During the 2005-2006 school year, staff provided explanations of appropriate behavior alternatives, verbal praise, and whole class food or movie rewards. Staff did not document consistent use of the established reward system. Computers were not available to the student as a reward until January 21, 2006. Review of documents and interviews with school staff and the student’s mother confirm some progress reports were provided to the parent, but not on a daily basis, during the 2005-2006 school year. One of the student’s three special education teachers kept a log of contacts to the student’s parent. The log indicates communication was ongoing by the afternoon special education teacher who supervises his work placement. The student’s two morning special education teachers have records documenting ten phone calls to the student’s mother between September 9 and January 4. The student’s February 15, 2005, IEP is not specific on how frequently contacts had to be made. However, the November 7, 2005, IEP specifies daily progress reports and daily progress reports were not provided. The use of timeout as a behavior intervention is described in both IEPs as a student initiated activity for the student to cool off when he is showing signs of losing control. However, timeout was both student and staff initiated after classroom behavior incidents, some requests for timeout were denied or delayed, and there is no record of consistent use of timeout interventions. In January 2006 the student was touched on the shoulder by a hall monitor. This was observed by one of the student’s special education teachers who intervened and explained to the hall monitor that the student should never be touched. On another occasion, a classroom assistant kicked the student’s chair, and although the student was not touched, the student reacted in a manner similar to his response to being touched. During the 2005-2006 school year the student’s IEP was not implemented consistently by all staff regarding non-physical behavior interventions, timeout, a reward system, and on-going communication with the student’s parent including daily progress reports.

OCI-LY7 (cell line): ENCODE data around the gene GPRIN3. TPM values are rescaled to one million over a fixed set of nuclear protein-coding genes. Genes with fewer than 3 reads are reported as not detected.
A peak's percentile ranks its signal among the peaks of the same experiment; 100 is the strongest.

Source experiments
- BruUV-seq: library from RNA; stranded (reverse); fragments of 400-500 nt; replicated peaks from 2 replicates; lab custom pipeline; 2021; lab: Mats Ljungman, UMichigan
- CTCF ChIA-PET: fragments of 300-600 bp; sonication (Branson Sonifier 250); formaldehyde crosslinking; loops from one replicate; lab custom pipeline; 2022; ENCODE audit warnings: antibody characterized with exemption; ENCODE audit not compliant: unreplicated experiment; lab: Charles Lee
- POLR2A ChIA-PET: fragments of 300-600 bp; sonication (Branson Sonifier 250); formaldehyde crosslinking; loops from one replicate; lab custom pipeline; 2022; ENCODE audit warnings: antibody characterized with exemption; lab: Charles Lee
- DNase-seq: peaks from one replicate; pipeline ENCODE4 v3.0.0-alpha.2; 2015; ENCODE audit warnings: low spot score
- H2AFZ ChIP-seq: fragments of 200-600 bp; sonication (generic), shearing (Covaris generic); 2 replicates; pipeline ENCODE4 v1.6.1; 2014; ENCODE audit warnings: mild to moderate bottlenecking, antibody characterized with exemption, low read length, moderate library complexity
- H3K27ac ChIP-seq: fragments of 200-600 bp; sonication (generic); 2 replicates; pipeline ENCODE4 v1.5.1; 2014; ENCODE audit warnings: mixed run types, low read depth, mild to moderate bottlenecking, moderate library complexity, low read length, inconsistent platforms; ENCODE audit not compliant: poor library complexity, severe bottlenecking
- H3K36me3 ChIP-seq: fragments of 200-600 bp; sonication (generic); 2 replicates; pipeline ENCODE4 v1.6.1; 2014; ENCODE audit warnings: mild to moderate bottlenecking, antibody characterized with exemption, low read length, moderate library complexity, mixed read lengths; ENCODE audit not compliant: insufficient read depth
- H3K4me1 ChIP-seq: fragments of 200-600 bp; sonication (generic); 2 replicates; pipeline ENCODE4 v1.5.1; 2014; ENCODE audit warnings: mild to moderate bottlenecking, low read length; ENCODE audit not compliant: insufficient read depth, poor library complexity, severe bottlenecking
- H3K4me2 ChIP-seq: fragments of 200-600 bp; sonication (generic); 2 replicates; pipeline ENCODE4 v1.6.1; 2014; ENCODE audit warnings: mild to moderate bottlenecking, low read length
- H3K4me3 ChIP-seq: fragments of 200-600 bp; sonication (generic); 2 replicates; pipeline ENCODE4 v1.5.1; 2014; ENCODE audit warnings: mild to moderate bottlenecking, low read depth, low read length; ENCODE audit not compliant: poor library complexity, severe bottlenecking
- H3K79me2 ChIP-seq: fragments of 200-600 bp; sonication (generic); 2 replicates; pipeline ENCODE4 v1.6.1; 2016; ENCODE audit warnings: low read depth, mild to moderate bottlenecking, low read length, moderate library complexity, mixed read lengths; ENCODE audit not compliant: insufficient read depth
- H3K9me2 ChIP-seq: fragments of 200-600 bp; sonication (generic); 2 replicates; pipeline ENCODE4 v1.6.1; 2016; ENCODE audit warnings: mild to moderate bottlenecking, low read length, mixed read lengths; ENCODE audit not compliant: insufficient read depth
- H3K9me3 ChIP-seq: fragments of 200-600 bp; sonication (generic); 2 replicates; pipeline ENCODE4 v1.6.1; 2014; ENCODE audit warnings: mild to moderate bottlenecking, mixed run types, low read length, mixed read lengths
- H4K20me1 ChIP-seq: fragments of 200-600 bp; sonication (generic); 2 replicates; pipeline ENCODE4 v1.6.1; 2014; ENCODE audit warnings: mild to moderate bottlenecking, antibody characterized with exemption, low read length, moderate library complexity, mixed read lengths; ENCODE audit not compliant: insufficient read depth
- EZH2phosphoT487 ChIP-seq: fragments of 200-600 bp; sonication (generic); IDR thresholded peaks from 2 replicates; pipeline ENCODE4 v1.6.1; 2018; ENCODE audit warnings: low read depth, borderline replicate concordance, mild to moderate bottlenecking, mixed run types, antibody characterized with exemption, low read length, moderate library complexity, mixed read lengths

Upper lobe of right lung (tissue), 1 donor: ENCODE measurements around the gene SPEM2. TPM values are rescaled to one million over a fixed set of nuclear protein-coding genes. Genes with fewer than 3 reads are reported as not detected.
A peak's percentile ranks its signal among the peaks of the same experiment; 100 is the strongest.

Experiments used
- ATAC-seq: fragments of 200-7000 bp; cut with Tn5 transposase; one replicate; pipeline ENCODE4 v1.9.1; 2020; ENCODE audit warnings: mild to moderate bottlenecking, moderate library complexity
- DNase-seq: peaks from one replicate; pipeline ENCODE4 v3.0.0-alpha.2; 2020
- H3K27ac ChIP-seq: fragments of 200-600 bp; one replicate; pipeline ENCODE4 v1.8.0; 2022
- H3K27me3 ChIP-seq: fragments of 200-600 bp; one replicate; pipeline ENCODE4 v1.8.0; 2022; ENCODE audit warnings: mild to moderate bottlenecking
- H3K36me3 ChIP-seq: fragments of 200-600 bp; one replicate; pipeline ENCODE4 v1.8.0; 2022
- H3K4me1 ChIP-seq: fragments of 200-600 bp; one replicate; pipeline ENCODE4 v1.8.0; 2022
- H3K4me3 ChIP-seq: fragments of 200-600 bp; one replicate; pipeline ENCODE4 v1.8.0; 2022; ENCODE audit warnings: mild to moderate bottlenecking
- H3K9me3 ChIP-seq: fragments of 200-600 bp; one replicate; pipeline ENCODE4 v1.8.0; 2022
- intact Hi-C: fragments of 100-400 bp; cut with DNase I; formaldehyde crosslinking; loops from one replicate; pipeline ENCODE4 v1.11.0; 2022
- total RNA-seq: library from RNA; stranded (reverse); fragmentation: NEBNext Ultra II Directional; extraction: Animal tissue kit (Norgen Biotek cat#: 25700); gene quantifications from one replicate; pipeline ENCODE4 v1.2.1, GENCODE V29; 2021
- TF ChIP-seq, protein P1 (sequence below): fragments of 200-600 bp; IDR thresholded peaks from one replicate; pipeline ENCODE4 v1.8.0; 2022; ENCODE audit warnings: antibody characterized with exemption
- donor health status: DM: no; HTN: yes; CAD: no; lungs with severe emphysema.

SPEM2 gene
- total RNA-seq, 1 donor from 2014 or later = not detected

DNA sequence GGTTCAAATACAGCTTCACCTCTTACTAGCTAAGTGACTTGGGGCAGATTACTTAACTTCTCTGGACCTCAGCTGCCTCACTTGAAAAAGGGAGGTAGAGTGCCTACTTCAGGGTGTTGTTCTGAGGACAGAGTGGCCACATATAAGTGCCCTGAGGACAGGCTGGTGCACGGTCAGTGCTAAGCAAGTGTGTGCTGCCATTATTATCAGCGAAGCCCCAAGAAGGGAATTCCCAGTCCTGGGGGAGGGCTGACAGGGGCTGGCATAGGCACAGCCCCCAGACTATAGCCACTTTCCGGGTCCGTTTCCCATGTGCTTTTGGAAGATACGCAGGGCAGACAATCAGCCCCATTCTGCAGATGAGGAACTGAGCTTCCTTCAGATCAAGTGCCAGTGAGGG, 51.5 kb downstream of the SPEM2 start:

On November 21, 2005, and January 19 and 26, 2006, conferences were held with district staff and the student’s parent to address the parent’s complaints. On January 26 a parent advocate accompanied the student’s mother. The conference led to the decision to conduct an IEP team meeting as soon as possible to address the issues. On February 10, 2006, an IEP team meeting was conducted to review and revise the student’s IEP, develop a transition statement, determine continuing placement, and revise the BIP. The student’s mother and a parent advocate attended the meeting. A district emotional and behavior support person attended the meeting with a draft BIP which was included as part of the February 10, 2006, IEP. The district properly responded to the parent’s request to revise the student’s behavioral intervention plan at an IEP team meeting with the assistance of a behavioral specialist. However, the IEP team did not reach consensus on all items and another IEP team was scheduled to revise the student’s IEP.

The district is directed to send to the department a copy of the student’s IEP completed this spring within five days of developing the IEP. If the IEP has already been completed the district must send the IEP within five days of receiving this letter. In addition, the district must submit a corrective action plan (CAP) by May 19, 2006, to ensure that all staff members are knowledgeable about, and able to apply, the appropriate interventions, accommodations, and strategies as stated in the student’s IEP and to ensure that staff understand student’s unique disabilities throughout the school year.

This concludes our review of this complaint.

//signed CST/SJP 4/13/06
Carolyn Stanford Taylor
Assistant State Superintendent
Division for Learning Support: Equity and Advocacy

Dec/jfd

For questions about this information, contact Patricia Williams (608) 267-3720